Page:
"We must continue to bring the Word of God, because war shakes the very foundation of people's lives", testifies the head of the Ukrainian Bible Society which continues its work in the country devastated by the conflict.
Christian today reports the testimony of Oleksandr Babiychuk, head of the Ukrainian Bible Society. He lives in Kherson, a war-ravaged port city that celebrated the withdrawal of Russian troops last Friday.
For the first time since August, the Bible Society team was able to return to their offices without fear. A half-hearted victory, because they found their premises in a deplorable state, between bullet holes and vodka bottles on the ground.
A feeling that echoes that felt by the population. Oleksandr Babiychuk speaks of many "traumatized people who have lost family members, friends, memories, property" since the start of the conflict. At the heart of the drama, he believes that the Bible Society has a vital role to play.
“This is exactly the area where the Bible Society must work actively with the churches, for it is the word of God alone that brings, comforts and ultimately reconciliation. »
"We must continue to bring the Word of God, because the war shakes the very foundation of people's lives", continues the director who adds that the Ukrainians "are looking for answers to crucial questions about why this war is is produced and why God has permitted it".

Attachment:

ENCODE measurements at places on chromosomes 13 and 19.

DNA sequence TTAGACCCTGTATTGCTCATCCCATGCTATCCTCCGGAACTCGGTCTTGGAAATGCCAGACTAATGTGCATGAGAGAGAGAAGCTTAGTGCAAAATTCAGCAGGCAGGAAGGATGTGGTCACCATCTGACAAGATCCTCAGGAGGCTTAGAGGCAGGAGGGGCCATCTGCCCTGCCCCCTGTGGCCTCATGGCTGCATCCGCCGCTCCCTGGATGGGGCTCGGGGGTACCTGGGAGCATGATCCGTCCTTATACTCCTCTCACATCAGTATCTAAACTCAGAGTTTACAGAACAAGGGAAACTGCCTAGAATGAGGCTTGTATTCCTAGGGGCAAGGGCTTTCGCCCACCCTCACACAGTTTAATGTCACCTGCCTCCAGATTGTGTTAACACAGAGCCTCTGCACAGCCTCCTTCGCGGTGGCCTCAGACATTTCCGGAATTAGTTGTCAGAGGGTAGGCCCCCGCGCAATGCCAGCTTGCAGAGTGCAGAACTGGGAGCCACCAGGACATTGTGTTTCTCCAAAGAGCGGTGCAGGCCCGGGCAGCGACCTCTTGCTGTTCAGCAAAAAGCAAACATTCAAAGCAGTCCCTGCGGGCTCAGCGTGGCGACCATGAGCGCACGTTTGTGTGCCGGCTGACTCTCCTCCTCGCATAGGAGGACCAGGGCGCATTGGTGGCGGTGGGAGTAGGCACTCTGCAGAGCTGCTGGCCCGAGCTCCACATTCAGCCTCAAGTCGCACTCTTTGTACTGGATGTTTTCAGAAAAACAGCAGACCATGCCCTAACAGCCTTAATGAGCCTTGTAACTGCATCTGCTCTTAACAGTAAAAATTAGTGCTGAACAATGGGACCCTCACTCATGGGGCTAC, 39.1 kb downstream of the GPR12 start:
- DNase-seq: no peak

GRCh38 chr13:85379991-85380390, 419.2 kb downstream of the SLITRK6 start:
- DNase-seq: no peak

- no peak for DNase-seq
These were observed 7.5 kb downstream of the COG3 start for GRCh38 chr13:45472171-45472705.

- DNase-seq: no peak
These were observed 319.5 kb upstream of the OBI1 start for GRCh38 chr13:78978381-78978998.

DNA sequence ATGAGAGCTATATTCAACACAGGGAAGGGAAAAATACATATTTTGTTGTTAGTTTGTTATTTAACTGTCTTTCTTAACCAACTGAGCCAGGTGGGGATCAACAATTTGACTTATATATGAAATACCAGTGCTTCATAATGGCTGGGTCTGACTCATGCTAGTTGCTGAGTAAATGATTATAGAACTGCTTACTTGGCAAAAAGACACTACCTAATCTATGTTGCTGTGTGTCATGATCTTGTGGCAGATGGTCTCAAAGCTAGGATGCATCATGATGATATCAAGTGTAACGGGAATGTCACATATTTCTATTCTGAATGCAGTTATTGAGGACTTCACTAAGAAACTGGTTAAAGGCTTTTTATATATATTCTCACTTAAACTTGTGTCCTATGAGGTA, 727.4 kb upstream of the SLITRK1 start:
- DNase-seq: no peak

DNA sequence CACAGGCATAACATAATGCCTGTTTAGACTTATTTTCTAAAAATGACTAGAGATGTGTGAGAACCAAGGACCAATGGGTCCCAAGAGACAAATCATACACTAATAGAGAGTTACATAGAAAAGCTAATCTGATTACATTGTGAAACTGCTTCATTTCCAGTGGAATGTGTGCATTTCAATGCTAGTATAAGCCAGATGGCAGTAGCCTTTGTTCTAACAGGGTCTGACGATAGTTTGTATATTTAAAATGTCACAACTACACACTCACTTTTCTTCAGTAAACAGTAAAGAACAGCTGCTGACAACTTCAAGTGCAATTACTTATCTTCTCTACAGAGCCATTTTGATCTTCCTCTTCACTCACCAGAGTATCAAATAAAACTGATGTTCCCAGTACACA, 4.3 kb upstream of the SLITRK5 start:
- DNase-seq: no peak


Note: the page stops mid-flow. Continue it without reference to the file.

An observation confirmed by the increase in the demand for Bibles in the country since the beginning of the war which is for many " a lifeline " in the darkness.
Over the summer, nearly 168 Bibles and scripture-based books were sent to Ukraine by the Bible Society UK to meet this need.
There is no shortage of work, and the members of the Ukrainian Bible Society are determined to continue their mission, believing that their responsibility “is to work with the churches to reach all those who need heavenly healing”.
A “difficult” week
During a press conference on Wednesday November 16, the American Chief of Staff, General Mark Milley, declared that Russia is losing on all fronts. However, he considers it unlikely, at least in the short term, that Ukraine will be able to dislodge Russia militarily from all the territories it occupies in the country, including Crimea.
As the country suffers major power cuts after heavy Russian strikes on energy infrastructure, the cold begins to set in.
AFP reports in particular that a light blanket of snow covered kyiv, the capital of Ukraine, on Thursday morning, where many neighborhoods were without power in the morning. The regional governor, Oleksiï Kouleba, warned on Wednesday that the coming week would be "difficult", with temperatures which could drop "to -10°C".
Camille Westphal Perrier (with AFP)